This morning the Department of Homeland Security’s Office of Public Liaison was good enough to email me a copy of USA Today’s editorial supporting the REAL ID Act.  Curiously absent from the email was a copy of, or even a link to, ACLU Executive Director Anthony Romero’s opposing view.

It has been called unwise to argue with someone who buys ink by the ton, but USA Today’s praiseworthy adoption of “Web 2.0” interactivity on its Web site shows how ink is shrinking in relevance.  So let’s go ahead and see how the paper did in its point-by-point assessment of REAL ID.  Below, USA Today’s points are in bold.  My commentary in roman text:

Taking the arguments of Real ID opponents one at a time:

•It won’t make the nation safer. True, there’s no guarantee that the law would have stopped the 9/11 hijackers and that determined terrorists won’t find a way around the new requirements. Averting terror attacks, however, requires layers of security. Credible IDs are an important layer.

To be more clear, the law would not have stopped the 9/11 hijackers.  All of the 9/11 attackers could have gotten driver’s licenses legally had the REAL ID Act been the law on September 11, 2001.  Identification really doesn’t provide any security against committed threats.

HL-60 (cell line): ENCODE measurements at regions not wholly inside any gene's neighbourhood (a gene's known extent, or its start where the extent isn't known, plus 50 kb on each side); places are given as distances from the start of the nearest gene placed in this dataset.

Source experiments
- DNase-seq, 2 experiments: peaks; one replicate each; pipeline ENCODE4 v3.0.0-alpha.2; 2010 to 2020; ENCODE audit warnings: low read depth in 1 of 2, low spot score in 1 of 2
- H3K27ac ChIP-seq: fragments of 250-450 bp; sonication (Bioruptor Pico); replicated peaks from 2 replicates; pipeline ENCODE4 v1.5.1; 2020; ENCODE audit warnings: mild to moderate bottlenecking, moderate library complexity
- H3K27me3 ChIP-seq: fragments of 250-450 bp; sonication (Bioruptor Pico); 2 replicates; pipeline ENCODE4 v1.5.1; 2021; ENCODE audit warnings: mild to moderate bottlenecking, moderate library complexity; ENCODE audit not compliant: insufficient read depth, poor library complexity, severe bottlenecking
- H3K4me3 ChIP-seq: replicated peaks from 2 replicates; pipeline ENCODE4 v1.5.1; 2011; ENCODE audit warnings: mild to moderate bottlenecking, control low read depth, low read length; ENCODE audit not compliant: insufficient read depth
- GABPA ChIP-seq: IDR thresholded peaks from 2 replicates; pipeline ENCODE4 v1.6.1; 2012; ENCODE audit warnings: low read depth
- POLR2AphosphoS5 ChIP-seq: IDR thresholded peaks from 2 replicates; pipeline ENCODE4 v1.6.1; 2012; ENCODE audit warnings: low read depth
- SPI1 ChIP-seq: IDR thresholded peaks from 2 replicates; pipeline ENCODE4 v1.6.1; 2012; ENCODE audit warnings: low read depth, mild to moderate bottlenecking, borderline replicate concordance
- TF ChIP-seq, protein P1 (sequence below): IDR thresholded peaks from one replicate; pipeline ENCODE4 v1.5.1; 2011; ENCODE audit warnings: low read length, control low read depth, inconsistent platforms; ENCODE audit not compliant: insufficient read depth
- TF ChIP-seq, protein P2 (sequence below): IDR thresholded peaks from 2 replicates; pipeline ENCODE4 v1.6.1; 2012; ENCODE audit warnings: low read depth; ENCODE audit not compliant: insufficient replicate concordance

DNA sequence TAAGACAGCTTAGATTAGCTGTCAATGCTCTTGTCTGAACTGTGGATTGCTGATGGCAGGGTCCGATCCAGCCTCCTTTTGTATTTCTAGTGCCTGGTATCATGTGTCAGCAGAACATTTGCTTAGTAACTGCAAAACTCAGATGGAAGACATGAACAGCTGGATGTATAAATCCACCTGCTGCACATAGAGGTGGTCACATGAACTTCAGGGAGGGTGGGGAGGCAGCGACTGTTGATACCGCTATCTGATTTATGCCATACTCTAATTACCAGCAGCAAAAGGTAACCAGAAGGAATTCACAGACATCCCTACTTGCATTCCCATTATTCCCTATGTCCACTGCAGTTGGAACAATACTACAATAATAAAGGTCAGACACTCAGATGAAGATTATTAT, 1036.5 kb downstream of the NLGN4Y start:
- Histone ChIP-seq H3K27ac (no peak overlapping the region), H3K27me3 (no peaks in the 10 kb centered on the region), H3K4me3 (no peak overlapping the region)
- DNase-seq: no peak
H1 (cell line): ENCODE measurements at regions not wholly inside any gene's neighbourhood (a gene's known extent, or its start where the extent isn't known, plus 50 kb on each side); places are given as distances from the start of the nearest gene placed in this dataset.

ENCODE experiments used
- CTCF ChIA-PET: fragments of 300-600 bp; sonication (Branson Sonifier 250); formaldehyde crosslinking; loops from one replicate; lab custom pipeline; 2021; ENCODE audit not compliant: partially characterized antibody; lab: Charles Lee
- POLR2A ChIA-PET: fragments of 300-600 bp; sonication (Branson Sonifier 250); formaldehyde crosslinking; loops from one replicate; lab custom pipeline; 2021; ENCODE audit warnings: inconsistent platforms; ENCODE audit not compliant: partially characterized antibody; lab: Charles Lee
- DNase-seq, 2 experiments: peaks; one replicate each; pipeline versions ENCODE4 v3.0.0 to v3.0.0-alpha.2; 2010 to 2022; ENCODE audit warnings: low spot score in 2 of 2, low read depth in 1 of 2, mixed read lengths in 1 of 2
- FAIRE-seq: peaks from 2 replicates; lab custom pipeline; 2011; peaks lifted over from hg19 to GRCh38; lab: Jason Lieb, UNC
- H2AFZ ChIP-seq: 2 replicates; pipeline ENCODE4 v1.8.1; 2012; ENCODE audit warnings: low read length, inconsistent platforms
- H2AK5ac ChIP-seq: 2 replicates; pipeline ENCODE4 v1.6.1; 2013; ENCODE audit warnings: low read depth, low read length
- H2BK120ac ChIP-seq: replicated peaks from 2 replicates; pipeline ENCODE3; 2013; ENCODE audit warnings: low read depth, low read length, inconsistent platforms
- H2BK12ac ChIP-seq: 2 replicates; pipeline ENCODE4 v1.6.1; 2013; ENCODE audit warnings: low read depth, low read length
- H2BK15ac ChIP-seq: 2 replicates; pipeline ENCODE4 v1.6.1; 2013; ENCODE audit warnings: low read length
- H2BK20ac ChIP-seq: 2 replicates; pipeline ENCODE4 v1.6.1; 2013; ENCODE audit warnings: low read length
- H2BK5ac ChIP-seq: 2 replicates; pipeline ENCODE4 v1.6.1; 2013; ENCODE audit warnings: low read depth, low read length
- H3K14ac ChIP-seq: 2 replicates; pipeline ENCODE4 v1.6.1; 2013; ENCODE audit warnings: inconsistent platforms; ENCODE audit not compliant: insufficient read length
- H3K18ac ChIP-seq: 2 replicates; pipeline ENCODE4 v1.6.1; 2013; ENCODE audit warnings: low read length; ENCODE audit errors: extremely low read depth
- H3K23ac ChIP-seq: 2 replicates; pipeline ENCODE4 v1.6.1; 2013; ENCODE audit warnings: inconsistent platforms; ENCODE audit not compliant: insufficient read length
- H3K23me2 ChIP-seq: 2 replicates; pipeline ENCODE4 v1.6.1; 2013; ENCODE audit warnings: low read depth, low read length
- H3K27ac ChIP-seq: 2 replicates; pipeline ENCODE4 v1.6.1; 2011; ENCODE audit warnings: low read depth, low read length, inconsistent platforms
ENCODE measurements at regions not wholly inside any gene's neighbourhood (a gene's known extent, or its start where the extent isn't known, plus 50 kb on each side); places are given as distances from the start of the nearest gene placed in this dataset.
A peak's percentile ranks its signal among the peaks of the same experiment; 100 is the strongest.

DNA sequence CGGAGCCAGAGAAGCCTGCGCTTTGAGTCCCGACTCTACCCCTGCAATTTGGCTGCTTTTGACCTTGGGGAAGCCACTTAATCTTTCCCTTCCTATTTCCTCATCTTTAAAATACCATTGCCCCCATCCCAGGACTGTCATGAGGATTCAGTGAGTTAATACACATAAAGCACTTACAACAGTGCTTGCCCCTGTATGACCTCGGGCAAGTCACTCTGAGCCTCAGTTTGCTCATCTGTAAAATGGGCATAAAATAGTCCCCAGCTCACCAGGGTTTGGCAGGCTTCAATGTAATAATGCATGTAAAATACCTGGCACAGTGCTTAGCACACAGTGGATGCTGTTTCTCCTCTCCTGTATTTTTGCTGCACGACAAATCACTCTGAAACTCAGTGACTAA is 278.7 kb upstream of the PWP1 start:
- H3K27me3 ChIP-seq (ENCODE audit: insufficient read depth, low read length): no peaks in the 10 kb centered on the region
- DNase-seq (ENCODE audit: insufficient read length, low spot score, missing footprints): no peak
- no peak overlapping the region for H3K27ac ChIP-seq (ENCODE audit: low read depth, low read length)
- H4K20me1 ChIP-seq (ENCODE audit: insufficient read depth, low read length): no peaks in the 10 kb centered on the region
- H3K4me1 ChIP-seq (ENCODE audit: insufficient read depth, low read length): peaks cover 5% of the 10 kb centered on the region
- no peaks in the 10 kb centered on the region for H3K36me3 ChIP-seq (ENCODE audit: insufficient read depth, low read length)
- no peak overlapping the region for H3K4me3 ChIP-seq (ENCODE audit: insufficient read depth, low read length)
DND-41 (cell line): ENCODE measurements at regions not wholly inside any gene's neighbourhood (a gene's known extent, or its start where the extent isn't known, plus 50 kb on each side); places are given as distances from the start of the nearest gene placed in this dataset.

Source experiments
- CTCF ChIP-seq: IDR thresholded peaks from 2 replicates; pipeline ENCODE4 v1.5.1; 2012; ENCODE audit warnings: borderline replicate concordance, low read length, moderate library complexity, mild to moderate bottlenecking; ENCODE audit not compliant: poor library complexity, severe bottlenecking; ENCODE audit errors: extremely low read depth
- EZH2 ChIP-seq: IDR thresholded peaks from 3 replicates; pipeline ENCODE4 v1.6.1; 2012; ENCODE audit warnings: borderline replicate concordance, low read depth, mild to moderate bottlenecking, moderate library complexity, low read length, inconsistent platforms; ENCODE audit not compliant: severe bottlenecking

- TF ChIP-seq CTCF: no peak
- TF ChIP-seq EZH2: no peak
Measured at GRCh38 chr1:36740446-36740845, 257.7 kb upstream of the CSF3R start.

“Layered security” is a legitimate way of thinking about things.  One shouldn’t rely on a single security system, because that creates a single point of failure.  However, security layering doesn’t end the inquiry.  Each layer must provide security that is cost-justified.  If creating a national ID doesn’t create a substantial protection - and it doesn’t - the national ID layer does more harm than good.  Speaking of cost …

•It costs too much. Motorists will have to spend an estimated $20 more, a relatively small sum for a standardized, tamper-proof license. For states, the costs are estimated at up to $14.6 billion over five years, offset by as much as $100 million in federal grants this year alone, on top of $40 million in federal aid already provided. Governors can make a case for more help, but cost-sharing arguments shouldn’t stop the program from going forward.